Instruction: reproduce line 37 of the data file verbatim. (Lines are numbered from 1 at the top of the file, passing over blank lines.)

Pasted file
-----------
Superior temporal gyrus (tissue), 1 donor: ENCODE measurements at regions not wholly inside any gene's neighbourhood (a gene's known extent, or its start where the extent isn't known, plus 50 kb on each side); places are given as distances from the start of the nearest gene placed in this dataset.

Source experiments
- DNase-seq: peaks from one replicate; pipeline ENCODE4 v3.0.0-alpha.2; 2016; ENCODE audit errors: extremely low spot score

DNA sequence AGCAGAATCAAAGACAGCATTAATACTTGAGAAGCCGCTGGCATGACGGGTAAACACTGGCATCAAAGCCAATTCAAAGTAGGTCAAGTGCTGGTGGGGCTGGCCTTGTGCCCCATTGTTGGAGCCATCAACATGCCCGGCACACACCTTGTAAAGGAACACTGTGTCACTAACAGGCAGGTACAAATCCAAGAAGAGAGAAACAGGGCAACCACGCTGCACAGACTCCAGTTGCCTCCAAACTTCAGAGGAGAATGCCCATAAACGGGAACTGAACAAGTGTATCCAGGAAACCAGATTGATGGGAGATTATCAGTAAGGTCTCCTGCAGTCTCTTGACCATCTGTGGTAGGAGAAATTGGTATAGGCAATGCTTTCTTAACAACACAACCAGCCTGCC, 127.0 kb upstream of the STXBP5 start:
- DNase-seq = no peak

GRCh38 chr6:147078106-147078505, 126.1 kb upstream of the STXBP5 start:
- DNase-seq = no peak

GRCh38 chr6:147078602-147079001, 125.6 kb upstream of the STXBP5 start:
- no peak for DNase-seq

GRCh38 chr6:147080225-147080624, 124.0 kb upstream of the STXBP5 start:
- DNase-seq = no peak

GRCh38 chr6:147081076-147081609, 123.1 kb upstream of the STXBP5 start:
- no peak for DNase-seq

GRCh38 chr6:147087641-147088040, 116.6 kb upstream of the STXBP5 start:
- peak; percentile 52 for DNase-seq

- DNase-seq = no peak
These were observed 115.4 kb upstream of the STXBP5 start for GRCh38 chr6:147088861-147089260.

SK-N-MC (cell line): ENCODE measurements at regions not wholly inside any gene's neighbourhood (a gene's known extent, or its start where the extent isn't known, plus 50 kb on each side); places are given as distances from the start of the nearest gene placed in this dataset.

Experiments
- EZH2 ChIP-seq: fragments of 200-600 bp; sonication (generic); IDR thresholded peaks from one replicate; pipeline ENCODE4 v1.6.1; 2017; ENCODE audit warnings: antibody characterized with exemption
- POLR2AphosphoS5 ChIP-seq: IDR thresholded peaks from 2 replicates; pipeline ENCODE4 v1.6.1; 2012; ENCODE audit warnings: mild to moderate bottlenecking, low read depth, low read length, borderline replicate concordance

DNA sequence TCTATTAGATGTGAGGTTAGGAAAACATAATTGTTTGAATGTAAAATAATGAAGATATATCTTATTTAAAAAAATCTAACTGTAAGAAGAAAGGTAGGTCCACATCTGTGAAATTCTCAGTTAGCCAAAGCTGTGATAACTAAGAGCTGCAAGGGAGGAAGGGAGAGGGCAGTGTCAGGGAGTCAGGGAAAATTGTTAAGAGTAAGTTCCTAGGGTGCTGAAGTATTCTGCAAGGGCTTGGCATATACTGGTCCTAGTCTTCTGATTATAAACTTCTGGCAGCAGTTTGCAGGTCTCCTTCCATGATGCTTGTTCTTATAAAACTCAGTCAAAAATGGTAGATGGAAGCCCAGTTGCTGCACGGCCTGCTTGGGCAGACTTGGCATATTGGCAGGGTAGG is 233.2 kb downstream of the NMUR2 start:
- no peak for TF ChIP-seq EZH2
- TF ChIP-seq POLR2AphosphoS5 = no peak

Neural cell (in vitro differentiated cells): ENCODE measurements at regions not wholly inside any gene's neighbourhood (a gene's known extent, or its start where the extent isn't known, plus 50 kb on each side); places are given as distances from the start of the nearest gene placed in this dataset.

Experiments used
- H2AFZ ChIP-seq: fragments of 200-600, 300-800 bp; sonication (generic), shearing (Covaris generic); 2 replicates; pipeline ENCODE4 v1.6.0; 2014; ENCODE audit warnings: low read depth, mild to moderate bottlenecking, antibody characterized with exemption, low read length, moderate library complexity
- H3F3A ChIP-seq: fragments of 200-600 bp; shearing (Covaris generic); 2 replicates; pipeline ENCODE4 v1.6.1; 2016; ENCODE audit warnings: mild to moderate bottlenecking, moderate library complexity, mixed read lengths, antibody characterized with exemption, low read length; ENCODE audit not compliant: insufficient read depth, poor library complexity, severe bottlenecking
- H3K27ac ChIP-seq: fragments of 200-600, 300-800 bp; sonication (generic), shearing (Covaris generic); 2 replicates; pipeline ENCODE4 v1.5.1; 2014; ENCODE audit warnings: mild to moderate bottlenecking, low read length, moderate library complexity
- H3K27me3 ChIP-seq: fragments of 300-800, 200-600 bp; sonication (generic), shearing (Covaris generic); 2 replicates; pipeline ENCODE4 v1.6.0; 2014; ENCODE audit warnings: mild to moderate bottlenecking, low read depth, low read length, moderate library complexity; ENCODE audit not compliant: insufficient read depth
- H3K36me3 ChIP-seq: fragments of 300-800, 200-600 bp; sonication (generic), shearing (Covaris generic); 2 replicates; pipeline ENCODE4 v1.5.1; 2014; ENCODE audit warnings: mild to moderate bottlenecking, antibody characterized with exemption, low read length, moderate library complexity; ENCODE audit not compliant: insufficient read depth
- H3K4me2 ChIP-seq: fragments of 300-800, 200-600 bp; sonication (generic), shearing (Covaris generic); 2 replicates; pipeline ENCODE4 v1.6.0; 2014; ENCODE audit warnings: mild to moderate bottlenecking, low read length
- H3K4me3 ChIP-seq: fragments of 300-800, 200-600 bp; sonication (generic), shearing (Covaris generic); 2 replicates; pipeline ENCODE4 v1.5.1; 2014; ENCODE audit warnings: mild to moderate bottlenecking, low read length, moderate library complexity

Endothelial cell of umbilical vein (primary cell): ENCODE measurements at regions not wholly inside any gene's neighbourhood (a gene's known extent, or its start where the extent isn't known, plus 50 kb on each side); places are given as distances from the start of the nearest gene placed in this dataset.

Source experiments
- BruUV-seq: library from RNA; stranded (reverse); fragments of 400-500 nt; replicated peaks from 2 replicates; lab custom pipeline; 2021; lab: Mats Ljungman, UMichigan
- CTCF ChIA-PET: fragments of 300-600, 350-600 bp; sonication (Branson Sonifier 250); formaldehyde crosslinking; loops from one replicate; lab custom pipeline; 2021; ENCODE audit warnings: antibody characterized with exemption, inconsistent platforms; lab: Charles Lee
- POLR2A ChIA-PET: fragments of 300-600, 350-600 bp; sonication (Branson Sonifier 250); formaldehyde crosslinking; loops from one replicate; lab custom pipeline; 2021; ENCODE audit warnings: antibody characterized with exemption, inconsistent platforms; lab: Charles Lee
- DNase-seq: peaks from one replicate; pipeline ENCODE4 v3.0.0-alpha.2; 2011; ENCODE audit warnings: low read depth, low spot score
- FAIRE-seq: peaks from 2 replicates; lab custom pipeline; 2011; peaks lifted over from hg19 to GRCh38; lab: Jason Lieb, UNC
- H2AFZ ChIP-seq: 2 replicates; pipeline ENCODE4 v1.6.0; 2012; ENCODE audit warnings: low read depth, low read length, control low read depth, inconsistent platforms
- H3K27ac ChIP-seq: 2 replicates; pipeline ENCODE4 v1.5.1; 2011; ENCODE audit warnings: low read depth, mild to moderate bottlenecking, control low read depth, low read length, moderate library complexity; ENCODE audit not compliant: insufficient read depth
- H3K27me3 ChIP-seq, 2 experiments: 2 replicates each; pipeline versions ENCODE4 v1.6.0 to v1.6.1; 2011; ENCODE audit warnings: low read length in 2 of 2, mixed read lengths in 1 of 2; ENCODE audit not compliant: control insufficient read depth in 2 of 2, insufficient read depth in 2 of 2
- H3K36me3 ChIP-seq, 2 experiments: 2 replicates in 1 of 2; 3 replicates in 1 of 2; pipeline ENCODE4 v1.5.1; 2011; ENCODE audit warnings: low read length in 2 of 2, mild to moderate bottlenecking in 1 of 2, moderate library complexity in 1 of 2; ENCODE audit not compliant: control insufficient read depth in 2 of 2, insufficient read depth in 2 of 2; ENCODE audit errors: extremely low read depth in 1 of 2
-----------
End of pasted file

- CTCF ChIA-PET: fragments of 300-600, 350-600 bp; sonication (Branson Sonifier 250); formaldehyde crosslinking; loops from one replicate; lab custom pipeline; 2021; ENCODE audit warnings: antibody characterized with exemption, inconsistent platforms; lab: Charles Lee